Of Varying Value: Harvard’s Tuition over Time

Tuition is what the Harvard thinks its education is worth: the students have to decide whether or not they agree.

By Benji Kan & Richard Luo04-19-2020


It’s no secret that attending private post-secondary institutions like Harvard is expensive. For the 2019–2020 academic year, Harvard College’s total cost of attendance, not including optional fees, was a hefty $69,607. (Assuming an average of 12.5 hours spent in class per week, tuition averages out to $159.10 per hour of class). In this article, we present the results of our analysis of Harvard’s tuition over time.

Why Tuition Matters

(For this analysis, we consider tuition as the total cost of attendance. In a general sense, one might consider Harvard as an education inclusive of experiences outside of the classroom. Then, it makes most sense to analyze the data on what we pay for the entire experience.)

There are a number of ways we can understand what the tuition is. Primarily, we think of education as a service: students choose to go on to higher education to learn skills and acquire knowledge that will be useful in their future professional or personal lives. Then, the tuition is simply how much that education is worth to students.

Or, at least, tuition is what the University thinks its education is worth: the students have to decide whether or not they agree.

Breakdown of Harvard University’s Revenue Sources (Source: FY19 Harvard Financial Report)

Tuition is also a significant source of the University’s revenue.

Here, we can see that the total tuition paid by students makes up a solid 22% of Harvard University’s annual income. Changing the cost to students can significantly alter the total revenue for the University.

However, tuition can also be a significant barrier to entry. Yes, financial aid exists, and 55% of Harvard College students receive some form of need-based financial aid, but the sticker price is still what many students have to pay in some amount to attend. Due to high tuition, there are many qualified students who simply can’t afford a Harvard education, which we will discuss in more detail later.

Our analysis shows that Harvard tuition is high, and it’s only increasing from here on out.

These are two seemingly obvious results, but they beg some more interesting questions: why does tuition continue to increase every year? Why is the cost so high to begin with? Which components of the tuition increase the most, and what are the causes of these increases? Does the value of the Harvard experience actually improve at a rate commensurate with the increase in costs?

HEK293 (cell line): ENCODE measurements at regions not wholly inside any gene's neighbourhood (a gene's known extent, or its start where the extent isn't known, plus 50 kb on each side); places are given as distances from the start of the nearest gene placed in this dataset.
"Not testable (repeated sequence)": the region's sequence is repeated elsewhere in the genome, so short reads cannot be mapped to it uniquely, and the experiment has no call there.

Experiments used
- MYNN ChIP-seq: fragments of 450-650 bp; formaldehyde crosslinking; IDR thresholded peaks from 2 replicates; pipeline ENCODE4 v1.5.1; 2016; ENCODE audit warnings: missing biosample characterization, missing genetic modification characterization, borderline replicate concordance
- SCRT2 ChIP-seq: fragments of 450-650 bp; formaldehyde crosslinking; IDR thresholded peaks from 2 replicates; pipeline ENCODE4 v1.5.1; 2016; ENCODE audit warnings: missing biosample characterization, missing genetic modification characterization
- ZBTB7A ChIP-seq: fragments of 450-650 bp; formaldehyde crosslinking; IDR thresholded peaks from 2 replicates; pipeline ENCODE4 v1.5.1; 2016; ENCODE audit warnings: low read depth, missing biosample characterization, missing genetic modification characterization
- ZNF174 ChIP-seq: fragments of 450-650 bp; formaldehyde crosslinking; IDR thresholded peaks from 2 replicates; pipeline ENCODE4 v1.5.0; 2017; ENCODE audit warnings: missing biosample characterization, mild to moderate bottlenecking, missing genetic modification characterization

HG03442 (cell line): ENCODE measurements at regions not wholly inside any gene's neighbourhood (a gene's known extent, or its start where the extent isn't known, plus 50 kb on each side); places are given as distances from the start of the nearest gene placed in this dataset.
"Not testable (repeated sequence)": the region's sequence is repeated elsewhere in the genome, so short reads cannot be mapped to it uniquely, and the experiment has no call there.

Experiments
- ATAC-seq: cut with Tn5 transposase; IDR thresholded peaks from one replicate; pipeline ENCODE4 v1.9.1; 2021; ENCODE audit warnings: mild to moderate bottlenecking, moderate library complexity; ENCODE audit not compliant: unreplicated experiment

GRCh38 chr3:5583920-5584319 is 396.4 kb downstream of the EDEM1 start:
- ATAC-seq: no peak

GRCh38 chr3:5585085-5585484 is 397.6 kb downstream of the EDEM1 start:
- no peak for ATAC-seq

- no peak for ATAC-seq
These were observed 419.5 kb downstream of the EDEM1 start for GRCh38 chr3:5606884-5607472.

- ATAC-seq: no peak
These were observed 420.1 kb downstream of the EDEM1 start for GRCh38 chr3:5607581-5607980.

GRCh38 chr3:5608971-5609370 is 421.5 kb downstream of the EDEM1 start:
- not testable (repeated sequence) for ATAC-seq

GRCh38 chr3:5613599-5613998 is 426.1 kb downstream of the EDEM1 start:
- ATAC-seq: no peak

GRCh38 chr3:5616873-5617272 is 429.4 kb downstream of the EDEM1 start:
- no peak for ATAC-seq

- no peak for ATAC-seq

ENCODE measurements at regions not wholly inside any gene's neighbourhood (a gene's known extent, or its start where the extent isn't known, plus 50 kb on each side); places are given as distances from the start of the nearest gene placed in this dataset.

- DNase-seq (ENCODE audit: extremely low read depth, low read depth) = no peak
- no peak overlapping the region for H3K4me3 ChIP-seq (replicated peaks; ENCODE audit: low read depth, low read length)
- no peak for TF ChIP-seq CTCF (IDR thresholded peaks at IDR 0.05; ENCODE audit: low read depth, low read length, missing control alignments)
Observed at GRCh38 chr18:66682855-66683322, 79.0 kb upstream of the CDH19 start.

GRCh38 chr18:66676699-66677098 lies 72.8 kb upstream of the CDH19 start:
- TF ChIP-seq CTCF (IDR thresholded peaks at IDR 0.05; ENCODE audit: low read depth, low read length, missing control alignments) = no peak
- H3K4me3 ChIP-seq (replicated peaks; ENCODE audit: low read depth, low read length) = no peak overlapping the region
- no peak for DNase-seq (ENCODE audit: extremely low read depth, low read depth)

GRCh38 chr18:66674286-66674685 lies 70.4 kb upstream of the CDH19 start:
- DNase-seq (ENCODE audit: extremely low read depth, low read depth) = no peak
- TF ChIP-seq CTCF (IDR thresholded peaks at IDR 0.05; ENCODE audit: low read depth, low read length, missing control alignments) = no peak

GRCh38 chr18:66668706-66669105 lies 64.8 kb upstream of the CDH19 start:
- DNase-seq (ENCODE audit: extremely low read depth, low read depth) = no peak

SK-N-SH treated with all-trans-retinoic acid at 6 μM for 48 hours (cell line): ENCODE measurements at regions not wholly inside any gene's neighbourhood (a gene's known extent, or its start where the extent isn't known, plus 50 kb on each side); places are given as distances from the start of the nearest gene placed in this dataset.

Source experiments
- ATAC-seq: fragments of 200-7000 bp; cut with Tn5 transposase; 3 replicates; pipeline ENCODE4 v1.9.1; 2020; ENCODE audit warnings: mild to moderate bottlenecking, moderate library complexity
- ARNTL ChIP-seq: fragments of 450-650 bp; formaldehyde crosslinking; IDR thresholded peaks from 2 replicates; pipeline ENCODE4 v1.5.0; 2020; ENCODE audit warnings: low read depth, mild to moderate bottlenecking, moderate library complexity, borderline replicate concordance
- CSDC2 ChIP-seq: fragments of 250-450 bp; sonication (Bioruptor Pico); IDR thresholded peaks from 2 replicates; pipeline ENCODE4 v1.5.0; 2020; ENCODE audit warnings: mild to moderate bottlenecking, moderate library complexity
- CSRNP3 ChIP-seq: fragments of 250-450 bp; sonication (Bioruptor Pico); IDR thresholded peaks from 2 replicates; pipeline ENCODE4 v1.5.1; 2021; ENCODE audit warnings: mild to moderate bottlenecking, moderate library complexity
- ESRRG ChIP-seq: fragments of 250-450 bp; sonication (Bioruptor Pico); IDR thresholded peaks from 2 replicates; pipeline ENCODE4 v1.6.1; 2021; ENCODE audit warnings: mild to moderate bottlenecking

Data Collection

We analyzed Harvard College’s annual Cost of Attendance over the 35-year period from 1985 to 2020. We acquired the bulk of data (1985–2016) from the Harvard Open Data Project’s own visualization of Harvard College Tuition, Fees, Room, and Board, and supplemented the remaining years to complete our analysis from Harvard’s Office of Institutional Research’s published Common Data Sets.


We divide our results in two parts: overall trends in the total cost over the time period, and trends in specific subcomponents of the total cost.

Trends in Overall Costs

First, we provide a visualization of the increase in total cost over time:

We see that not only does the tuition rise each year, but it actually rises at an increasing rate over time. The average percentage increase in total cost over the past ten years has been 3.6%.


However, the raw increase in cost does not tell the full story, as the value of the dollar changes and fluctuates across time. Thus, using year-over-year inflation data acquired from the U.S. Bureau of Labor Statistics, we compared the percentage growth in the cost to the year-over-year inflation:

With one exception in the year 2000, the growth of the total cost has always exceeded the inflation rate. Indeed, the average difference between how much the growth in tuition has exceeded inflation over the past ten years has been 1.9%. In other words, the real cost of attendance, adjusted for inflation, has increased by an average of 1.9% over the past decade.

Even after adjusting the value of tuition to 2019 dollars, the total costs appear to be consistently rising over time. Over the last 35 years, the average real income of all but the top quintile of US households has grown relatively little.